Heat is the enemy of quantum uncertainty. By arranging light-absorbing molecules in an ordered fashion, physicists in Japan have maintained the critical, yet-to-be-determined state of electron spins for 100 nanoseconds near room temperature.
The innovation could have a profound impact on progress in developing quantum technology that doesn’t rely on the bulky and expensive cooling equipment currently needed to keep particles in a so-called ‘coherent’ form.
Unlike the way we describe objects in our day-to-day living, which have qualities like color, position, speed, and rotation, quantum descriptions of objects involve something less settled. Until their characteristics are locked in place with a quick look, we have to treat objects as if they are smeared over a wide space, spinning in different directions, yet to adopt a simple measurement.
The rules governing this multitude of possibilities, called superpositions, present engineers with a whole box of mathematical tricks to play with. These can be used as special kinds of computers to crunch numbers, or to exploit in security measures for communication, and even used in ultra-sensitive measurement and imaging devices.
Yet every interaction with their environment changes this haze of possibility in some fashion. On one level, this is useful. Quantum computers rely on the entanglement of particles with one another to fine-tune their superpositions. Quantum sensors rely on precise interactions between a superposition and the environment to measure their surroundings.
Turn up the temperature, the bump-and-grind of jiggling atoms and blinding shine of electromagnetism will easily turn a coherent hum of particle possibility into a useless lump of boring old electron.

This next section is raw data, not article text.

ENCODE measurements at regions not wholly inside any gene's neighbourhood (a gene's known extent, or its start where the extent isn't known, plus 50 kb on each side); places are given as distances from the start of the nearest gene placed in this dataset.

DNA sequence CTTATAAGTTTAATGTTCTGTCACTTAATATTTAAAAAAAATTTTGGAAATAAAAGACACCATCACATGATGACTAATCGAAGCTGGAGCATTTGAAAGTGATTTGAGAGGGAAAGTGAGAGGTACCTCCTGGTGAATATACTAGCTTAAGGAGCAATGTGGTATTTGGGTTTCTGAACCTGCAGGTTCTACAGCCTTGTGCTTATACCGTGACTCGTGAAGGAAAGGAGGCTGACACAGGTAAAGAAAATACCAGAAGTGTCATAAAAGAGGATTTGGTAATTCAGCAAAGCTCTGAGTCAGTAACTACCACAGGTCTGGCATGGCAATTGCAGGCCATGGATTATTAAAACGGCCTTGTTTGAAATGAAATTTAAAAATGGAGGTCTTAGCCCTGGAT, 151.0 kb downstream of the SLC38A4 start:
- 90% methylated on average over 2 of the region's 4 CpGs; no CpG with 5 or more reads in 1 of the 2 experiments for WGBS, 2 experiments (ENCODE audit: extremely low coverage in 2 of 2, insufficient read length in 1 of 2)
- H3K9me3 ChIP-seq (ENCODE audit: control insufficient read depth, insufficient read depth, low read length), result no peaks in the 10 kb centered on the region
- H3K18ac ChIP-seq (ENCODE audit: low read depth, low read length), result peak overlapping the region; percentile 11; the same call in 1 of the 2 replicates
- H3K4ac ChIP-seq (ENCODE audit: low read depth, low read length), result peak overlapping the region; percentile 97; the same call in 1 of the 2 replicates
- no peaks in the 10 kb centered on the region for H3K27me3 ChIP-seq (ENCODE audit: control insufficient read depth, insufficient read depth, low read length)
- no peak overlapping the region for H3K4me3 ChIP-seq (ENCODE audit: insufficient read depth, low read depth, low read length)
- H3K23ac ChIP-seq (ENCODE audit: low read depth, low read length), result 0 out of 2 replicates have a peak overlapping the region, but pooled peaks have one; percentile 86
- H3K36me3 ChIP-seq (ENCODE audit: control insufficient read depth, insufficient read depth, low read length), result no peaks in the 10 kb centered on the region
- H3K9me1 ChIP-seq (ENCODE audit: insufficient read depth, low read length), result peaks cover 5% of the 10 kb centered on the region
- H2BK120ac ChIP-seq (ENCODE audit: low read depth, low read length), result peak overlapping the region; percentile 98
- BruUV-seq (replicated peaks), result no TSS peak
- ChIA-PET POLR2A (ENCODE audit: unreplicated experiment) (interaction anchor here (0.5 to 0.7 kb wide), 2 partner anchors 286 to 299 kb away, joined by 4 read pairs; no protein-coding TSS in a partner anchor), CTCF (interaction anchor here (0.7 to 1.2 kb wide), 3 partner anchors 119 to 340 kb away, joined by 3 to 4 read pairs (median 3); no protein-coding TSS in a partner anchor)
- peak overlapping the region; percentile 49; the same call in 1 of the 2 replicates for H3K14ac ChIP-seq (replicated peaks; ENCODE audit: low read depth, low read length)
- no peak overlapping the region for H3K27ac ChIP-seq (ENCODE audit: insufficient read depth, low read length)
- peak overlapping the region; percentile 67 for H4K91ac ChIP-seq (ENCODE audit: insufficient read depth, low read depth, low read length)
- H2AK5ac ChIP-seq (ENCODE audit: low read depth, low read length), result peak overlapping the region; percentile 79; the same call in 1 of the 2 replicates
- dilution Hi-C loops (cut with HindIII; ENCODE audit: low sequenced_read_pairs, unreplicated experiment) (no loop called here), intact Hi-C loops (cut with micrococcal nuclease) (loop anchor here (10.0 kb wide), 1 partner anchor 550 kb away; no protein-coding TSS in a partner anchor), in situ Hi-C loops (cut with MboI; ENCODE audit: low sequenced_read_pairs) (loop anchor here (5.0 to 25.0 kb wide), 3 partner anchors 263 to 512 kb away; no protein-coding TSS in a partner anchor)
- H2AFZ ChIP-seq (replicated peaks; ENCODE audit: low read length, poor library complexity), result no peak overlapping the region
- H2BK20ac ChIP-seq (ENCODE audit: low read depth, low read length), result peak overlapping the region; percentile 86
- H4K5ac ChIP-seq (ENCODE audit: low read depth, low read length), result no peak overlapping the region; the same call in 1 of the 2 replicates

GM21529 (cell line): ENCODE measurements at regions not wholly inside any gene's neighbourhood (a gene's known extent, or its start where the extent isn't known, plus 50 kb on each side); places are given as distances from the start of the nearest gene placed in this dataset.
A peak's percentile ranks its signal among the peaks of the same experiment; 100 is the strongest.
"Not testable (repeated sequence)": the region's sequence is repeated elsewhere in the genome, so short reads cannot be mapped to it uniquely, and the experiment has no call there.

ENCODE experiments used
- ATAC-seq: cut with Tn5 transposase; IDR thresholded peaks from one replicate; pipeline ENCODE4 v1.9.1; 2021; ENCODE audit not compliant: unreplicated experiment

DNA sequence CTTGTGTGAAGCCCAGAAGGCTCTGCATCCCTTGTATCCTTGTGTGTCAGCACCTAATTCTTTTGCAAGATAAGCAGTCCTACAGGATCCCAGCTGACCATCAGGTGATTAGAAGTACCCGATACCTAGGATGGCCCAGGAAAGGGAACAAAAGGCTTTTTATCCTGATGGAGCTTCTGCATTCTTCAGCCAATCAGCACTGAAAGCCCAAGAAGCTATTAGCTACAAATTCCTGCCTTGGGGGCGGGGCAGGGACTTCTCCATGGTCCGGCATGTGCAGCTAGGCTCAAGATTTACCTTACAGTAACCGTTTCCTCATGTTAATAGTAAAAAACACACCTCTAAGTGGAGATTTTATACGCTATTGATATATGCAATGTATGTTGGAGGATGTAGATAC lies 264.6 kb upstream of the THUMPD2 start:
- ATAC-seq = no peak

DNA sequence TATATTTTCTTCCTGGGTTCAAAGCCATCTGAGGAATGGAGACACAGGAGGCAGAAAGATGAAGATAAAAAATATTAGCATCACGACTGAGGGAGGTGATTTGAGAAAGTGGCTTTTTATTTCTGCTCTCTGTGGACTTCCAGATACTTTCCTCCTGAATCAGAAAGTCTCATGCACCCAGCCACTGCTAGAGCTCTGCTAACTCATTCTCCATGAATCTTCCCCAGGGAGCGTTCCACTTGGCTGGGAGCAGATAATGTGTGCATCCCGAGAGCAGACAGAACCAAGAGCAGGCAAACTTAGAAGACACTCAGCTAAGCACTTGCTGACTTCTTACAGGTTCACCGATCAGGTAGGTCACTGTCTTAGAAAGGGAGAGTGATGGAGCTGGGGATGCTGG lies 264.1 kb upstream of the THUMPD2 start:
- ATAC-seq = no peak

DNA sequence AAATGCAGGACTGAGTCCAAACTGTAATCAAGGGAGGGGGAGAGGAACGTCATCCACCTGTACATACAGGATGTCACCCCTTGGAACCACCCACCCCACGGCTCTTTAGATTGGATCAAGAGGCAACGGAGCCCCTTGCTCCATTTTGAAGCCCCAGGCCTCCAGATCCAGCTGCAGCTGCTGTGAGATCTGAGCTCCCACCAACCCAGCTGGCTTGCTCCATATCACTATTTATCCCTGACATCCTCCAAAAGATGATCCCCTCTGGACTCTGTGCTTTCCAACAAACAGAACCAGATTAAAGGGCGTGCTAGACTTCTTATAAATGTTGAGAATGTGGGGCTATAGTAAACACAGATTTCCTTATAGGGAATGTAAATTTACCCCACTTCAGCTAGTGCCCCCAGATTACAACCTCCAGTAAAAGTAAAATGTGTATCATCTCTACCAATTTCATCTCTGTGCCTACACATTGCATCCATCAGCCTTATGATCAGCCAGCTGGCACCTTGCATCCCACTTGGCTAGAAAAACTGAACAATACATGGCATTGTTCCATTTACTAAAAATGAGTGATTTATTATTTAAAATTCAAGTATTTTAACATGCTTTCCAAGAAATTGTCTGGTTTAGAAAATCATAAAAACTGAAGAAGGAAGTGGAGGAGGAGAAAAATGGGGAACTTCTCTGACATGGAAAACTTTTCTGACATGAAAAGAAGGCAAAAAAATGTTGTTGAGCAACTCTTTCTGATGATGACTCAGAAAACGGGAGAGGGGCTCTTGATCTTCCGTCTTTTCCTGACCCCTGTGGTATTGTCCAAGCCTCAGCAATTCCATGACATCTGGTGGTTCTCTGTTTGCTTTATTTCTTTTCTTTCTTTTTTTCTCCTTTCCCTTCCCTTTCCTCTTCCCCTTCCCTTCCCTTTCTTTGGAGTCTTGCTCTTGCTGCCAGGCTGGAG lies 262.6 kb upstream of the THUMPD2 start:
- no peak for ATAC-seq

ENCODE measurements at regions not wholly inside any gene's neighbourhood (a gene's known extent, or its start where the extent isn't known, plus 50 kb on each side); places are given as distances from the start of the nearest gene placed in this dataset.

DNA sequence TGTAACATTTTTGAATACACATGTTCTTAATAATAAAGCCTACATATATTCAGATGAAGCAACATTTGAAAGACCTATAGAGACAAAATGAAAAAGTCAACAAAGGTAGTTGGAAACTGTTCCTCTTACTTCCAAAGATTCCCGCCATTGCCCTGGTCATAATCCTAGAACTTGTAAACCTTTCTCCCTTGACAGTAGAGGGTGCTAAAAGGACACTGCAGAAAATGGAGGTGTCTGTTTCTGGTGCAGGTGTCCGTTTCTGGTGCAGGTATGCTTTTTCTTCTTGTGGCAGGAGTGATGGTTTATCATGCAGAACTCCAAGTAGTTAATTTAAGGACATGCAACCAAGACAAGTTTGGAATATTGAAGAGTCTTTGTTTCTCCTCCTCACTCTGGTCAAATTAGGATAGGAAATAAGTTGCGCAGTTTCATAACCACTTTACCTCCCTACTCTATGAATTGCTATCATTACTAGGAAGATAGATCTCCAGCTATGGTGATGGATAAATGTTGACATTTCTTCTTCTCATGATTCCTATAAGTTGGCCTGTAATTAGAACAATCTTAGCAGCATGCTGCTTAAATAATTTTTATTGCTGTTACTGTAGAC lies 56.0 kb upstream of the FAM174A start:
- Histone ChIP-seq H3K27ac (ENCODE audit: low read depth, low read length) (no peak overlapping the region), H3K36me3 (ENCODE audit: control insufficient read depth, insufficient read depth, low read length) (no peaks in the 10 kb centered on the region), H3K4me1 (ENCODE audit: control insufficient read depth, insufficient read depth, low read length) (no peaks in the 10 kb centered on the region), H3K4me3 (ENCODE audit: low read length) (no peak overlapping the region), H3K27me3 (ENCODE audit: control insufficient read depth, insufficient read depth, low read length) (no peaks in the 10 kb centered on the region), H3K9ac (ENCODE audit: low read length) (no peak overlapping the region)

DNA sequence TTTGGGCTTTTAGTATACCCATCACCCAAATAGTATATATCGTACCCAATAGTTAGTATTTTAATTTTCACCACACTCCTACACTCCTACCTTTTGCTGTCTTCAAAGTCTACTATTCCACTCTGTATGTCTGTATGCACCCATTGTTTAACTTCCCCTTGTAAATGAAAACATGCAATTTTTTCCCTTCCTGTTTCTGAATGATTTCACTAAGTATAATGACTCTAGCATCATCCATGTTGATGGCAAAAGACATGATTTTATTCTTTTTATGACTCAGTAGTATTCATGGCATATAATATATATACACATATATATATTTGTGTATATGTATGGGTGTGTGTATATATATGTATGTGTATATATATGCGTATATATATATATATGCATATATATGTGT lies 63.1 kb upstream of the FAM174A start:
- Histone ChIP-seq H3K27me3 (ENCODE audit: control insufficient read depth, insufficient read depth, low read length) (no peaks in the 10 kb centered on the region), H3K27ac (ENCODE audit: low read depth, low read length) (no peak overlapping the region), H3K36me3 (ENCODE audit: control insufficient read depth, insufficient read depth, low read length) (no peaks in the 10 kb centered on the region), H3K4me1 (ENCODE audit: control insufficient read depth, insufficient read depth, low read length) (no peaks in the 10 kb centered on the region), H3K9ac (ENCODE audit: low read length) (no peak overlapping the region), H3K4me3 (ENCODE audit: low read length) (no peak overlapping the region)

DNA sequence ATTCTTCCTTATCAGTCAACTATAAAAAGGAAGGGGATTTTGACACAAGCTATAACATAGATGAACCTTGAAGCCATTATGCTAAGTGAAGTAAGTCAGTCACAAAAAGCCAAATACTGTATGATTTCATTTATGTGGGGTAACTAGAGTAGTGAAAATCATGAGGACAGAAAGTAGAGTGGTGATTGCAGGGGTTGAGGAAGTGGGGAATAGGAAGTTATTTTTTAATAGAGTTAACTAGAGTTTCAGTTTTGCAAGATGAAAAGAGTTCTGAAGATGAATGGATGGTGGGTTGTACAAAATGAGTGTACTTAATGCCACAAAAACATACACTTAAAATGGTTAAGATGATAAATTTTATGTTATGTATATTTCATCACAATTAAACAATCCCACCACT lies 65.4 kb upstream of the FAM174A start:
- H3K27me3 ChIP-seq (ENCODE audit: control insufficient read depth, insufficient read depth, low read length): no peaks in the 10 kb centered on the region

This isn’t a huge problem if you’ve got the resources to pump super-cold liquids through your equipment to keep that noise down. But what every quantum physicist really dreams of is a way to keep down costs by running their devices at temperatures well over freezing.
The feat has been accomplished before in specially-designed complexes made of metals that preserve quantum states in superposition form just long enough for them to be relatively useful.
In this new breakthrough, researchers made use of a different kind of material called a metal-organic framework (MOF) for the first time. Into this structure they embedded molecules called chromophores, which absorb and emit light at particular wavelengths.
“The MOF in this work is a unique system that can densely accumulate chromophores. Additionally, the nanopores inside the crystal enable the chromophore to rotate, but at a very restrained angle,” says Nobuhiro Yanai, a physicist from Kyushu University.
As they do, pairs of electrons in these chromophores with a matching spin are kicked into a new arrangement that operate in a superposition. Though the phenomenon has been scrutinized closely in solar cell technology, it had yet been tinkered with for purposes of quantum sensing.
In an experiment led by Yanai, a team of researchers used microwaves to probe the electrons in their transformed states to demonstrate they could remain coherent in a superposition form for around 100 billionths of a second while at room temperature – a respectable duration that could be expanded upon with some fine-tuning.
This research was published in Science Advances.